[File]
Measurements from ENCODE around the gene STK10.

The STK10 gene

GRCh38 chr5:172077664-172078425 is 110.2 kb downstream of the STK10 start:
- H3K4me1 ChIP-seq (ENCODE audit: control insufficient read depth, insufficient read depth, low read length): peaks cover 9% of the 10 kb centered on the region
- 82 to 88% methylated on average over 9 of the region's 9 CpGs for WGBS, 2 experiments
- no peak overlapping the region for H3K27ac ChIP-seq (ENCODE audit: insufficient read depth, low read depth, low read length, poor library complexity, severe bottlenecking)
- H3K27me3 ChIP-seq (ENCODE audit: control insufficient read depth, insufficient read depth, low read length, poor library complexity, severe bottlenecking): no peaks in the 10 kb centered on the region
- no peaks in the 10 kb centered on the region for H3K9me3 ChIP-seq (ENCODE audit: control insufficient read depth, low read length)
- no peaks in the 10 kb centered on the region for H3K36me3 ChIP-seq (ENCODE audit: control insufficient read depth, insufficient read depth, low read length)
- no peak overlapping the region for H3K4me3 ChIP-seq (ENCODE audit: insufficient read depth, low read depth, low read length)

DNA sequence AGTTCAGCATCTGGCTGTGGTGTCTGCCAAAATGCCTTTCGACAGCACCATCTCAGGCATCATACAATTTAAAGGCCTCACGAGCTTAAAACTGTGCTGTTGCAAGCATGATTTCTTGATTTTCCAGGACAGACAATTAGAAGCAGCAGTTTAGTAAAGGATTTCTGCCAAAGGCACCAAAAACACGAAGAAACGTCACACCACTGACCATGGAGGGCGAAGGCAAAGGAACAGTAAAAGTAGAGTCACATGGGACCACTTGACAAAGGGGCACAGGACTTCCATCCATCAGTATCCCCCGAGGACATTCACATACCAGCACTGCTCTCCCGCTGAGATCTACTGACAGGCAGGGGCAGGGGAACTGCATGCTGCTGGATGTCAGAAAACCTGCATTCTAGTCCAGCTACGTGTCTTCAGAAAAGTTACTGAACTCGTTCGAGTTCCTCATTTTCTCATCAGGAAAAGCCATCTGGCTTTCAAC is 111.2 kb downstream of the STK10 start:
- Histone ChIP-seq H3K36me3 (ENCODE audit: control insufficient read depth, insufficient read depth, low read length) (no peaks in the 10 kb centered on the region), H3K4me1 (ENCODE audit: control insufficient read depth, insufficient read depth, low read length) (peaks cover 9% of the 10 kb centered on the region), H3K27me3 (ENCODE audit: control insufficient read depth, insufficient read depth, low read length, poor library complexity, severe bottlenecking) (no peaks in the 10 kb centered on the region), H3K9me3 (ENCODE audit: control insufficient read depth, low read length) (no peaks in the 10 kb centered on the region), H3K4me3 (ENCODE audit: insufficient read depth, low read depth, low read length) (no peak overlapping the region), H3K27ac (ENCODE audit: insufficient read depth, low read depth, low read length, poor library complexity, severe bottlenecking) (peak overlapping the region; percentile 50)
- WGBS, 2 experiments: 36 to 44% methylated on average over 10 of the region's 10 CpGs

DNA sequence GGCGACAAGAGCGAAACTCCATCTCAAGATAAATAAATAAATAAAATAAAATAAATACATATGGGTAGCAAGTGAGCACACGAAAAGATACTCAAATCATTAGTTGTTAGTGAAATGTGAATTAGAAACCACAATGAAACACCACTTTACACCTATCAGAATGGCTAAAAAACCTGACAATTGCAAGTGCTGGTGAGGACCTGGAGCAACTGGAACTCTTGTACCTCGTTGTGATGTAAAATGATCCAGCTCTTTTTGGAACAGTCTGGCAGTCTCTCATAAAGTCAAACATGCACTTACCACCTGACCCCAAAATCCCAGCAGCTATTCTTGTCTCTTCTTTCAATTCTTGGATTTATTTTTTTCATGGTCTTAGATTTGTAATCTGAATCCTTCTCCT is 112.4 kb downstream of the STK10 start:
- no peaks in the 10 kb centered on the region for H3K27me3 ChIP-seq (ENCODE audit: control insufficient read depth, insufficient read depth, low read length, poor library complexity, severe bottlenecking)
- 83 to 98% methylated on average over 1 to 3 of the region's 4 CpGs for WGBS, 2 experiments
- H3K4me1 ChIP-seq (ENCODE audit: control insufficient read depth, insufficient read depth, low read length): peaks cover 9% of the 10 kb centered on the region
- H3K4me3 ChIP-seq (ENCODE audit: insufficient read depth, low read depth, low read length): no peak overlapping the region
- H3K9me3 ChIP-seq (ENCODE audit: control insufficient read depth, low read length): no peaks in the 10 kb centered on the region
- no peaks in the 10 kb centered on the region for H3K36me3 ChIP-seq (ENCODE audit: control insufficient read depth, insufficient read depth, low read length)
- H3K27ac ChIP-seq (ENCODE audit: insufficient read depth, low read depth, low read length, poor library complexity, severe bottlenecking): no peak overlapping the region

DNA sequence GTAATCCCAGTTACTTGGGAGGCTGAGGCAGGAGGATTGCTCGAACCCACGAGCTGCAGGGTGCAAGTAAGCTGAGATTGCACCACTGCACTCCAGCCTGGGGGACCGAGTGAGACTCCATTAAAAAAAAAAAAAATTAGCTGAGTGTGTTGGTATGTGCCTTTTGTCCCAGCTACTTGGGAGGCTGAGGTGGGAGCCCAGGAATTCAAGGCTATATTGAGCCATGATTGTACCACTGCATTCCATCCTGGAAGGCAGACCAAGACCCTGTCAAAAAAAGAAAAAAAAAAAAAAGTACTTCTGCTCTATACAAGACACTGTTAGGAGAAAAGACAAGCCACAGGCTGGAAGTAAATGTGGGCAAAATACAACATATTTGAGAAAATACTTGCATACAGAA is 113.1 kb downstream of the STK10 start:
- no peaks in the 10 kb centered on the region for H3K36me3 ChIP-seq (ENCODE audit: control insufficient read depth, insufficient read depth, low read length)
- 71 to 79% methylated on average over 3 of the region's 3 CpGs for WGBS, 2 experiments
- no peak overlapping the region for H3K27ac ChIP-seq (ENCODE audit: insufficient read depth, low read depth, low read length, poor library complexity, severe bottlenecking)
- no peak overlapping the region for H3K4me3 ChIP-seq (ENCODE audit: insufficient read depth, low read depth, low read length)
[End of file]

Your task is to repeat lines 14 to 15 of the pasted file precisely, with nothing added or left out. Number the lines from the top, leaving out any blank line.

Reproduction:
DNA sequence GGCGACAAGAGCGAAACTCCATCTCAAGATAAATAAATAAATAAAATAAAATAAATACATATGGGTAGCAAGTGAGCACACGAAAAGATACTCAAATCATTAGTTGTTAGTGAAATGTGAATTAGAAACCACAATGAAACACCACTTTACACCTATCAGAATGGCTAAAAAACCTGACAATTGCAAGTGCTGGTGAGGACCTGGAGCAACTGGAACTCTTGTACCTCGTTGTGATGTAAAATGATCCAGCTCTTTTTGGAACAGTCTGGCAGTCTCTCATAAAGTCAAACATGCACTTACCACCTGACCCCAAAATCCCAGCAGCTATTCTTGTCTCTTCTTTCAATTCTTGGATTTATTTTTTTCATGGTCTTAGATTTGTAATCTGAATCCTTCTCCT is 112.4 kb downstream of the STK10 start:
- no peaks in the 10 kb centered on the region for H3K27me3 ChIP-seq (ENCODE audit: control insufficient read depth, insufficient read depth, low read length, poor library complexity, severe bottlenecking)